Gay Crowley (Gay) is an ecologist with over 30 years’ experience in research and extension aimed at improving environmental management. Her research interests span conservation ecology; biogeography; fire and biodiversity management; and Natural Resource Management (NRM) planning.  Gay has long supported the development and delivery of regional NRM programs – she has just completed a term as a foundational board member of the Kangaroo Island Landscape Board in South Australia, and has previously worked on NRM plans and programs in both Queensland and the Northern Territory.  Gay has worked with First Nations Peoples across northern Australia to integrate western science and Indigenous Knowledge into fire and biodiversity monitoring for The Nature Conservancy and has also worked with Meat and Livestock Australia and the Tropical Savannas CRC to support sustainable fire, biodiversity and grazing management across northern Australia.  Gay also spent many years living and working with pastoralists on Cape York Peninsula to identify and implement fire management to reverse the decline of high conservation value grassy woodlands.



Kate Forrest

Kate grew up on a dryland mixed farming operation on the Yorke Peninsula in SA before heading off to Uni to get a Bachelor of Applied Science in Agriculture. Her career since then has involved pastoral property management planning in SA and NT, capacity development in WA for the Indigenous Land and Sea Corporation and a couple of stints overseas working in sustainable livelihood programs in Sri Lanka and Cambodia.  For nearly a decade Kate coordinated the national Rangeland NRM Alliance assisting with its endeavour to coordinate strategic NRM projects across the rangelands, provide advice on environmental and sustainable agriculture policy and program design. Through the Rangeland NRM Alliance Kate coordinated the delivery of multi-faceted projects with industry and government partners including the provision of spatial information via the NRM Spatial Hub, the delivery of climate change information for NRM planning across the rangeland cluster and the development of the multi-sector Outback Alliance. Kate is currently the Project Lead: Industry Partnerships for NRM Regions Australia based in Adelaide.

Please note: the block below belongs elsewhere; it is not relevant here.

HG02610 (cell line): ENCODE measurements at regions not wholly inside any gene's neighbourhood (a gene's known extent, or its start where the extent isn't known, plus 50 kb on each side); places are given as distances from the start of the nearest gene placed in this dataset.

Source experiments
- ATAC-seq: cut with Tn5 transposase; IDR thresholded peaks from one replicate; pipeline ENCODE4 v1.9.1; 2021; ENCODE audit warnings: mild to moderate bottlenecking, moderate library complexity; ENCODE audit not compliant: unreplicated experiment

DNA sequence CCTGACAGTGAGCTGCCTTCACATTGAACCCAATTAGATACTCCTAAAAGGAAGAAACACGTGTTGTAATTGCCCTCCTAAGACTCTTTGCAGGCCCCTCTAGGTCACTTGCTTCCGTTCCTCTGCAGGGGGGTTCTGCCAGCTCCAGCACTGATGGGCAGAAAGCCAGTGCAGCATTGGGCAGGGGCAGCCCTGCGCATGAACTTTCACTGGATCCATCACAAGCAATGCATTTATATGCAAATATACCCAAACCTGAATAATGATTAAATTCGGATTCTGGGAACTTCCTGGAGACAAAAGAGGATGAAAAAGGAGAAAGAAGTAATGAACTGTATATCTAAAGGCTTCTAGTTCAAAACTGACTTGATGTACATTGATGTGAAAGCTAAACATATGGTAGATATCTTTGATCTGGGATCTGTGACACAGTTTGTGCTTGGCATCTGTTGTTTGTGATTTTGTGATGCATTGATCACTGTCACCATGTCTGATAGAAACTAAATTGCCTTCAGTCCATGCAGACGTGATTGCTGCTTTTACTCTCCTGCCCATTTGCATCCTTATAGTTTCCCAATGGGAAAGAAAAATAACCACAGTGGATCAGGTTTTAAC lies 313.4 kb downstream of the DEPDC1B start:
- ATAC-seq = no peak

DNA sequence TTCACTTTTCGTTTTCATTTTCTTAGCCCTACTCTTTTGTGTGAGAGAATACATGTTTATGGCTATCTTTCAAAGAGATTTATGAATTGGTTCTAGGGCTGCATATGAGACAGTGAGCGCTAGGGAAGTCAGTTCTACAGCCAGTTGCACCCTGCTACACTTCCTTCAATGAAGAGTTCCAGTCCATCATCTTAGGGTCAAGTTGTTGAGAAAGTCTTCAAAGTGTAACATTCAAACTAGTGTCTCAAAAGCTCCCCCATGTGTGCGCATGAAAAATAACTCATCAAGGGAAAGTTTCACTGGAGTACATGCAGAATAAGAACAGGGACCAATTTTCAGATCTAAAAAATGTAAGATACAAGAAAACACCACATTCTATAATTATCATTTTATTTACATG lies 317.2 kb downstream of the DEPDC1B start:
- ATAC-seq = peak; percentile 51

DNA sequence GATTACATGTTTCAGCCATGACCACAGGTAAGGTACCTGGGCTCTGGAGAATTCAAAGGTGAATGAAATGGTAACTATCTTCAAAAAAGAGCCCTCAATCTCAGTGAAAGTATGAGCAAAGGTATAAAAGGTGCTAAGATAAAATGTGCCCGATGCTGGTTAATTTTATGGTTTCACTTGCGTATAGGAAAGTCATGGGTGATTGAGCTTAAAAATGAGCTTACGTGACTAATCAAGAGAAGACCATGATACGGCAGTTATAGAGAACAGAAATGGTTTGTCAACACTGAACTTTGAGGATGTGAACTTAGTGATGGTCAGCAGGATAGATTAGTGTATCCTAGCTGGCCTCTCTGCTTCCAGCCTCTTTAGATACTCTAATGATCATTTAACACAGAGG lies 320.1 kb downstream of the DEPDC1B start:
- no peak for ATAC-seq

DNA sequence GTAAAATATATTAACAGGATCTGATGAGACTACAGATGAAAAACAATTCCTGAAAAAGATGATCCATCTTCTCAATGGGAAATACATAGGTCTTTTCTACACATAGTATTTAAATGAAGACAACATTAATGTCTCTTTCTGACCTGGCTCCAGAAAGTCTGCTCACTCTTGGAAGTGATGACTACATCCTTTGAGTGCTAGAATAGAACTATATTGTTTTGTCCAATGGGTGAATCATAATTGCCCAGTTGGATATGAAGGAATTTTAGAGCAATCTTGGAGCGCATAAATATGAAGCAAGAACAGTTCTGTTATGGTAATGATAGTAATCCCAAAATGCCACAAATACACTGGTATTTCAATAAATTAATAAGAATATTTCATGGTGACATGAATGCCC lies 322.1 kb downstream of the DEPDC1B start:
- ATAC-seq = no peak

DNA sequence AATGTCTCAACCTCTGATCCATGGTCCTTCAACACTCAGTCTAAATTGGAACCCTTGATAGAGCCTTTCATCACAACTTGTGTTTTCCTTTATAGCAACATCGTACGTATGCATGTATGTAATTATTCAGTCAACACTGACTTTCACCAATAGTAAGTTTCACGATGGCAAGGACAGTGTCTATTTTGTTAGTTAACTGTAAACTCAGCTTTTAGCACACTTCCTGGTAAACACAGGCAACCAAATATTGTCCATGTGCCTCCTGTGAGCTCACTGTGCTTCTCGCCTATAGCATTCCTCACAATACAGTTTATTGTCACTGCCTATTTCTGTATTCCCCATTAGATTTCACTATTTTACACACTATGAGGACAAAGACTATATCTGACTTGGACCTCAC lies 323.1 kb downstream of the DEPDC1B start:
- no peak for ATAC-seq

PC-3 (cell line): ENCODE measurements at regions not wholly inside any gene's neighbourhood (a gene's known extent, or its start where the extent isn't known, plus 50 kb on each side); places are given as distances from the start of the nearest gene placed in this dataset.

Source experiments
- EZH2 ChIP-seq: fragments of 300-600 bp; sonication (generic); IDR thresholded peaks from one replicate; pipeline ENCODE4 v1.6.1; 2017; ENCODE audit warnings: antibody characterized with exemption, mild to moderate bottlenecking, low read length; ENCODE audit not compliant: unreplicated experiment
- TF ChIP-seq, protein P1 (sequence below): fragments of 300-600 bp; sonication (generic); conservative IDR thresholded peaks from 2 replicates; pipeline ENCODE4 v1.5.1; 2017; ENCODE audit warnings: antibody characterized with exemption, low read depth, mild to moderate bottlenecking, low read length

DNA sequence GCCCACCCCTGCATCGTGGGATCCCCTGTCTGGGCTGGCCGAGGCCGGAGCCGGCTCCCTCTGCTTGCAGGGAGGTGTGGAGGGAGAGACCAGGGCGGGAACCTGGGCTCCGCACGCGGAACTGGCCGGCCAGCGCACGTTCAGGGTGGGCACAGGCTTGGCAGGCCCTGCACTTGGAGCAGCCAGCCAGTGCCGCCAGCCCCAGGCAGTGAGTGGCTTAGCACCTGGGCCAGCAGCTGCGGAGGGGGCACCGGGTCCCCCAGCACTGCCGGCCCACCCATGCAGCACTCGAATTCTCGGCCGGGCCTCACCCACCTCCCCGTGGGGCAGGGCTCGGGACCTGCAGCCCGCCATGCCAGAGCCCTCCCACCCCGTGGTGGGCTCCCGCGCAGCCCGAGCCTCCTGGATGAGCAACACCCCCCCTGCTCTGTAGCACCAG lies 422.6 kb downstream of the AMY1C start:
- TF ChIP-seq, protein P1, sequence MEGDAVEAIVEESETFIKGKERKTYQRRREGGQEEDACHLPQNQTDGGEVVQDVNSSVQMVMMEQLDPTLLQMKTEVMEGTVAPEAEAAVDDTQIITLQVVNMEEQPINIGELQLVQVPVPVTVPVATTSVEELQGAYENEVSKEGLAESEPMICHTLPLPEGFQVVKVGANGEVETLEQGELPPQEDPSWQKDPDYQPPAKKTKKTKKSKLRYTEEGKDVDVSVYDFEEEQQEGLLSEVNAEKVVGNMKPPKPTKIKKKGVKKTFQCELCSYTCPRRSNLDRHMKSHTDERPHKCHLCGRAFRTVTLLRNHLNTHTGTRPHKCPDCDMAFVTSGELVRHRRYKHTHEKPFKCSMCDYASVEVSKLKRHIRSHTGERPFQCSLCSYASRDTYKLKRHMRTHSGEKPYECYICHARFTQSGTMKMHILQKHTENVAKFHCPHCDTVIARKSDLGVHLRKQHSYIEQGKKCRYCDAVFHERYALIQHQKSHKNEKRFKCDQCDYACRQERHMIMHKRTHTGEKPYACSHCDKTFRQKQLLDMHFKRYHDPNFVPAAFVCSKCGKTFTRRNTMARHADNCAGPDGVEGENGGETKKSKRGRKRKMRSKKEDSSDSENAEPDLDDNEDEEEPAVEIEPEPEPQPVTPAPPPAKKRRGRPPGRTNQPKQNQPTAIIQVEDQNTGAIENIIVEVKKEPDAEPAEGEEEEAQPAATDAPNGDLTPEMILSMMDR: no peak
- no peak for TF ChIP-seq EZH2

Chris Obst

Chris Obst has been working and living in the Top End of the Northern Territory since 2015. Prior to this, he worked as an environmental consultant, specializing in native flora and fauna, in his home state of South Australia for several years before continuing in a similar role in Tasmania. Having had enough of the cold he decided it was time to make the move to the wet-dry tropics of Darwin to enjoy a warmer lifestyle. Chris initially worked in the Weeds Branch of the NT government, and then as a Land Assessment and Development Manager for a private pastoral company in the Barkly region. In this role he undertook land condition monitoring, weed management and infrastructure planning using GIS. In 2021 Chris joined the NT government Department of Environment, Parks and Water Security in the Rangeland Monitoring Branch. Initially working as a monitoring officer, now as the manager, he uses his experience in the pastoral industry and environmental science field to monitor the condition of the rangeland vegetation, from the southern deserts to the northern tropical savannah woodlands. Chris has joined the ARS council to be a representative of the NT and hopes to provide a valuable contribution to the discussion and promotion of sustainable grazing practices in the Australian rangelands.